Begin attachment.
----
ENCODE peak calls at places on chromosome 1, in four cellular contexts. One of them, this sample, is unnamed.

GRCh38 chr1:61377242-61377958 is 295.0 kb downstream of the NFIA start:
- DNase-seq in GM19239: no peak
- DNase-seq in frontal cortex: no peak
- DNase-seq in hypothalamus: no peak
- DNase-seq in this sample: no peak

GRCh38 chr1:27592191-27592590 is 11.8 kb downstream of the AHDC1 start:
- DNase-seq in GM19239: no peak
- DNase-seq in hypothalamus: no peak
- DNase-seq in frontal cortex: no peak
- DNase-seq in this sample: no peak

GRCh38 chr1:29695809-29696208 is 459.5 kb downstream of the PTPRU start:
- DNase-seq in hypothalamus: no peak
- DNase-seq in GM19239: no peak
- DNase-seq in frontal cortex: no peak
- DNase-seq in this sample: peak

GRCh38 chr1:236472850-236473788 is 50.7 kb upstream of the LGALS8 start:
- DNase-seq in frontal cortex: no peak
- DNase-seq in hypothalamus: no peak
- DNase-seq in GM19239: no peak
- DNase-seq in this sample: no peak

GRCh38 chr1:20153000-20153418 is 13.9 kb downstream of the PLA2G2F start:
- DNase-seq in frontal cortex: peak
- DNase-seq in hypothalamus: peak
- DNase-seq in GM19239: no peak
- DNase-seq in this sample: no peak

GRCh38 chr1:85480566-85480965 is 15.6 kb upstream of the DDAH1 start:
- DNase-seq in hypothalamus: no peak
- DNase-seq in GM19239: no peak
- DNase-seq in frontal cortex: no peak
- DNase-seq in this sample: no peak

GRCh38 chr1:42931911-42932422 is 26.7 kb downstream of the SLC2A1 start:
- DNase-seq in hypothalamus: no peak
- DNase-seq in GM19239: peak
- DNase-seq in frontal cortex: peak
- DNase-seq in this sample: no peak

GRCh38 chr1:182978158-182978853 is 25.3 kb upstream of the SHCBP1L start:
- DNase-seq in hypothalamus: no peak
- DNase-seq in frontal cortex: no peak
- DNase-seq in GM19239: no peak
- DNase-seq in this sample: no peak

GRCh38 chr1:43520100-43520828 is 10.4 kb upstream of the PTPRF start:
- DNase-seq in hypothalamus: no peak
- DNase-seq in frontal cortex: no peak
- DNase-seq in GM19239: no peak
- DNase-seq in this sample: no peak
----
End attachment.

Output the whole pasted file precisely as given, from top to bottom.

ENCODE peak calls at places on chromosome 1, in four cellular contexts. One of them, this sample, is unnamed.

GRCh38 chr1:61377242-61377958 is 295.0 kb downstream of the NFIA start:
- DNase-seq in GM19239: no peak
- DNase-seq in frontal cortex: no peak
- DNase-seq in hypothalamus: no peak
- DNase-seq in this sample: no peak

GRCh38 chr1:27592191-27592590 is 11.8 kb downstream of the AHDC1 start:
- DNase-seq in GM19239: no peak
- DNase-seq in hypothalamus: no peak
- DNase-seq in frontal cortex: no peak
- DNase-seq in this sample: no peak

GRCh38 chr1:29695809-29696208 is 459.5 kb downstream of the PTPRU start:
- DNase-seq in hypothalamus: no peak
- DNase-seq in GM19239: no peak
- DNase-seq in frontal cortex: no peak
- DNase-seq in this sample: peak

GRCh38 chr1:236472850-236473788 is 50.7 kb upstream of the LGALS8 start:
- DNase-seq in frontal cortex: no peak
- DNase-seq in hypothalamus: no peak
- DNase-seq in GM19239: no peak
- DNase-seq in this sample: no peak

GRCh38 chr1:20153000-20153418 is 13.9 kb downstream of the PLA2G2F start:
- DNase-seq in frontal cortex: peak
- DNase-seq in hypothalamus: peak
- DNase-seq in GM19239: no peak
- DNase-seq in this sample: no peak

GRCh38 chr1:85480566-85480965 is 15.6 kb upstream of the DDAH1 start:
- DNase-seq in hypothalamus: no peak
- DNase-seq in GM19239: no peak
- DNase-seq in frontal cortex: no peak
- DNase-seq in this sample: no peak

GRCh38 chr1:42931911-42932422 is 26.7 kb downstream of the SLC2A1 start:
- DNase-seq in hypothalamus: no peak
- DNase-seq in GM19239: peak
- DNase-seq in frontal cortex: peak
- DNase-seq in this sample: no peak

GRCh38 chr1:182978158-182978853 is 25.3 kb upstream of the SHCBP1L start:
- DNase-seq in hypothalamus: no peak
- DNase-seq in frontal cortex: no peak
- DNase-seq in GM19239: no peak
- DNase-seq in this sample: no peak

GRCh38 chr1:43520100-43520828 is 10.4 kb upstream of the PTPRF start:
- DNase-seq in hypothalamus: no peak
- DNase-seq in frontal cortex: no peak
- DNase-seq in GM19239: no peak
- DNase-seq in this sample: no peak